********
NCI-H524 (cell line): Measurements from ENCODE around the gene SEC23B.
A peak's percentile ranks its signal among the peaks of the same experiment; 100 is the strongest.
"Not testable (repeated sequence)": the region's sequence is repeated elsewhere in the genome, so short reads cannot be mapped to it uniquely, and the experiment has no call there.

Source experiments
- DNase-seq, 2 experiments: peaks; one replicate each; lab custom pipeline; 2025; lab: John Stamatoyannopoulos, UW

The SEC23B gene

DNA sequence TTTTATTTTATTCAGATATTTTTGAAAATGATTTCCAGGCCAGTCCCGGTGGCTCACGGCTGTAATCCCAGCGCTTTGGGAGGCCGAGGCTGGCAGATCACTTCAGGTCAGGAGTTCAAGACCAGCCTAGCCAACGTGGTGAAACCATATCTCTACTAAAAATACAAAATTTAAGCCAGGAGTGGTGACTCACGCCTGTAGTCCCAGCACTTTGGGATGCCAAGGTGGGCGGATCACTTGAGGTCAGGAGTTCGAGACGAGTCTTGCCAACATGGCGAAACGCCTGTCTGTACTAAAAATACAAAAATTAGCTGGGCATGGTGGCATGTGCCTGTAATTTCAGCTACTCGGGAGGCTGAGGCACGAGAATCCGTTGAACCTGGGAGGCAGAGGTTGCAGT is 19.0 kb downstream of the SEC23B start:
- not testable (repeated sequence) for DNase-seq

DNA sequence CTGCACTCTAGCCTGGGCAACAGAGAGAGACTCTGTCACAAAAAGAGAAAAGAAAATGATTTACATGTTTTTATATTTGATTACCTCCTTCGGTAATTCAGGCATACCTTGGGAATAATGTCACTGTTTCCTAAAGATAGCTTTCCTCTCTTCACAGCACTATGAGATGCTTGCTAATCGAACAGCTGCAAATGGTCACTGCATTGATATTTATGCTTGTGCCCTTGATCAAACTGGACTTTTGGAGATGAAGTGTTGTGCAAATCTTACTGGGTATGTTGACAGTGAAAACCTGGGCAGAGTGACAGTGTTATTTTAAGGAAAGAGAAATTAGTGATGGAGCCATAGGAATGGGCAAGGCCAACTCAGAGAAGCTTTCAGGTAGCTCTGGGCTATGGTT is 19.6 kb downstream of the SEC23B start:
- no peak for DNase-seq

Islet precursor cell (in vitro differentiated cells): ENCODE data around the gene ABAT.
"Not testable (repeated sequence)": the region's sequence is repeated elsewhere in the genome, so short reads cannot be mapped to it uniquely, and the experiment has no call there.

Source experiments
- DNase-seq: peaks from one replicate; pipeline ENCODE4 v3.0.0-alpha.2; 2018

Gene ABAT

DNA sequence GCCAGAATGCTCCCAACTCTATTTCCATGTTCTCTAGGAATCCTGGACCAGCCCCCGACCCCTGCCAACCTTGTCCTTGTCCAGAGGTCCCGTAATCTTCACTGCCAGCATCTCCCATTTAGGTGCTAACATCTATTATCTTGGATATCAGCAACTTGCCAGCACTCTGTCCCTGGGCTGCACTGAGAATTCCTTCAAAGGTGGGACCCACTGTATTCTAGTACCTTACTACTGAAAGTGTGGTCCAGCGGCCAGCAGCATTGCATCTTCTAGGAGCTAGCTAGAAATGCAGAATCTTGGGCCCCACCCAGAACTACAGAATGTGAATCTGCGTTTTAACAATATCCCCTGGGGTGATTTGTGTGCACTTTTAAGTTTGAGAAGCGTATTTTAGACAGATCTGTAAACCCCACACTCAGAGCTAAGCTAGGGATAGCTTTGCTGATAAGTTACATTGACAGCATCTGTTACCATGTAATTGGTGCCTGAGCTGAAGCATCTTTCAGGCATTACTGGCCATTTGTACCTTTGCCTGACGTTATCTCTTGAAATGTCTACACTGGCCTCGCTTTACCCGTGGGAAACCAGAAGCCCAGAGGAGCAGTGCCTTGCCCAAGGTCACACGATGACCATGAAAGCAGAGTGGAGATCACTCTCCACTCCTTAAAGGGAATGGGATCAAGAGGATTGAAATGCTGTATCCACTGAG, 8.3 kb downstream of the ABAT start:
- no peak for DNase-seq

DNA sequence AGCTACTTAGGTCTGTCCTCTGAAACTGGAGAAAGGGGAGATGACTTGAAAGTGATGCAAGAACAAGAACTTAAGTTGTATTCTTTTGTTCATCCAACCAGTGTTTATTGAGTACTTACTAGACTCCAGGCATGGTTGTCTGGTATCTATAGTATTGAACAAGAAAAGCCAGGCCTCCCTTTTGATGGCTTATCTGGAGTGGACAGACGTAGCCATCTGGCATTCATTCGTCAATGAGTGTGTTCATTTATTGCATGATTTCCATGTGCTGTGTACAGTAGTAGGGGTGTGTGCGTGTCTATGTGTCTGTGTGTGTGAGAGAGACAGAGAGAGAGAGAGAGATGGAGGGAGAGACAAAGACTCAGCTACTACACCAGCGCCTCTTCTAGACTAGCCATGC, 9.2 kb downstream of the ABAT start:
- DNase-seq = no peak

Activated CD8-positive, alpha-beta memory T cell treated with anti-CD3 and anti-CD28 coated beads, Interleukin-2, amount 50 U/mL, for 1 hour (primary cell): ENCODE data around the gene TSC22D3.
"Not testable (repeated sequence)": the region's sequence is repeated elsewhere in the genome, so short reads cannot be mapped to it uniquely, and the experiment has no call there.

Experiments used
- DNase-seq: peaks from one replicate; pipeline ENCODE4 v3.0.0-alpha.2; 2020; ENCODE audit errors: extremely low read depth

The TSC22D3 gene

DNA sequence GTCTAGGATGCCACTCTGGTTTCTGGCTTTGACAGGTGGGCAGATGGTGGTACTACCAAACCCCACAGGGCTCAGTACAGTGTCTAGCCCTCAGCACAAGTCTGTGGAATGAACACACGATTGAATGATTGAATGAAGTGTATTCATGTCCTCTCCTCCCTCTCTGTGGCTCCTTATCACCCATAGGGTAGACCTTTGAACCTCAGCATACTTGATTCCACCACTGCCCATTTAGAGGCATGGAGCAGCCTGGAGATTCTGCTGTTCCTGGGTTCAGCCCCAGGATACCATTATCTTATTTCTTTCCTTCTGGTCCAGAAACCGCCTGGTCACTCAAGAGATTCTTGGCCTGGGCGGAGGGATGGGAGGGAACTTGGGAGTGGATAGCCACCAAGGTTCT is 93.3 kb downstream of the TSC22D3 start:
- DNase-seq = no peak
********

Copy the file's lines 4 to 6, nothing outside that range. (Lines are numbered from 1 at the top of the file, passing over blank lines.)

Source experiments
- DNase-seq, 2 experiments: peaks; one replicate each; lab custom pipeline; 2025; lab: John Stamatoyannopoulos, UW

The SEC23B gene